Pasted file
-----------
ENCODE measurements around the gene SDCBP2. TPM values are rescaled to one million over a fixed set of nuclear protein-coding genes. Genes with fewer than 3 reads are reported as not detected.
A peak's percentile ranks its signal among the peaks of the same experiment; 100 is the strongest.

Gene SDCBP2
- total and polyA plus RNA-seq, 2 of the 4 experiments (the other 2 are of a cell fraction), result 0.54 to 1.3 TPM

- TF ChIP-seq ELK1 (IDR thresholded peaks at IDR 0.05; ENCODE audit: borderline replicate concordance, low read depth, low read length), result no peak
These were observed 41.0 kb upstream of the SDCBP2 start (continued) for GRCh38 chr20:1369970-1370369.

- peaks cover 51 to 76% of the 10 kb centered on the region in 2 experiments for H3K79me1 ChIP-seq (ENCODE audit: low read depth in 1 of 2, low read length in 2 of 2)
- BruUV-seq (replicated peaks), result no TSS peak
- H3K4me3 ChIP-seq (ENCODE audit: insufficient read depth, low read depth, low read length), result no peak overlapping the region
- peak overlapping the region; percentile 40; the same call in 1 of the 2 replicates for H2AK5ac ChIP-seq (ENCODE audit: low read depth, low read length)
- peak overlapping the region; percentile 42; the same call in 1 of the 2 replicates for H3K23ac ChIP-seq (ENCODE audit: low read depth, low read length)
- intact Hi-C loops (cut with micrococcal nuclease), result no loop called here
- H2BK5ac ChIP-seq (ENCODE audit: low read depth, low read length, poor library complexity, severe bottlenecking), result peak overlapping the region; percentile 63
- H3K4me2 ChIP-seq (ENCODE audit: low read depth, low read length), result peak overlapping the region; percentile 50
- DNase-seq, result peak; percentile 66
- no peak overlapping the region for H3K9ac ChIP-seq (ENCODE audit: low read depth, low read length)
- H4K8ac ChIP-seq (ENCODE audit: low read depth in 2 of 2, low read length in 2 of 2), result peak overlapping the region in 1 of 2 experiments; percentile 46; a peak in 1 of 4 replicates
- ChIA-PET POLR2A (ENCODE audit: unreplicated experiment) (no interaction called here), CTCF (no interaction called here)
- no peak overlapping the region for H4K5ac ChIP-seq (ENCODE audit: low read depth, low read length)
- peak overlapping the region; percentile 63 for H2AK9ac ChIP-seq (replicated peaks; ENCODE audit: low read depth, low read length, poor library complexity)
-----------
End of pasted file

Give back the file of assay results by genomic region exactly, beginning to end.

ENCODE measurements around the gene SDCBP2. TPM values are rescaled to one million over a fixed set of nuclear protein-coding genes. Genes with fewer than 3 reads are reported as not detected.
A peak's percentile ranks its signal among the peaks of the same experiment; 100 is the strongest.

Gene SDCBP2
- total and polyA plus RNA-seq, 2 of the 4 experiments (the other 2 are of a cell fraction), result 0.54 to 1.3 TPM

- TF ChIP-seq ELK1 (IDR thresholded peaks at IDR 0.05; ENCODE audit: borderline replicate concordance, low read depth, low read length), result no peak
These were observed 41.0 kb upstream of the SDCBP2 start (continued) for GRCh38 chr20:1369970-1370369.

- peaks cover 51 to 76% of the 10 kb centered on the region in 2 experiments for H3K79me1 ChIP-seq (ENCODE audit: low read depth in 1 of 2, low read length in 2 of 2)
- BruUV-seq (replicated peaks), result no TSS peak
- H3K4me3 ChIP-seq (ENCODE audit: insufficient read depth, low read depth, low read length), result no peak overlapping the region
- peak overlapping the region; percentile 40; the same call in 1 of the 2 replicates for H2AK5ac ChIP-seq (ENCODE audit: low read depth, low read length)
- peak overlapping the region; percentile 42; the same call in 1 of the 2 replicates for H3K23ac ChIP-seq (ENCODE audit: low read depth, low read length)
- intact Hi-C loops (cut with micrococcal nuclease), result no loop called here
- H2BK5ac ChIP-seq (ENCODE audit: low read depth, low read length, poor library complexity, severe bottlenecking), result peak overlapping the region; percentile 63
- H3K4me2 ChIP-seq (ENCODE audit: low read depth, low read length), result peak overlapping the region; percentile 50
- DNase-seq, result peak; percentile 66
- no peak overlapping the region for H3K9ac ChIP-seq (ENCODE audit: low read depth, low read length)
- H4K8ac ChIP-seq (ENCODE audit: low read depth in 2 of 2, low read length in 2 of 2), result peak overlapping the region in 1 of 2 experiments; percentile 46; a peak in 1 of 4 replicates
- ChIA-PET POLR2A (ENCODE audit: unreplicated experiment) (no interaction called here), CTCF (no interaction called here)
- no peak overlapping the region for H4K5ac ChIP-seq (ENCODE audit: low read depth, low read length)
- peak overlapping the region; percentile 63 for H2AK9ac ChIP-seq (replicated peaks; ENCODE audit: low read depth, low read length, poor library complexity)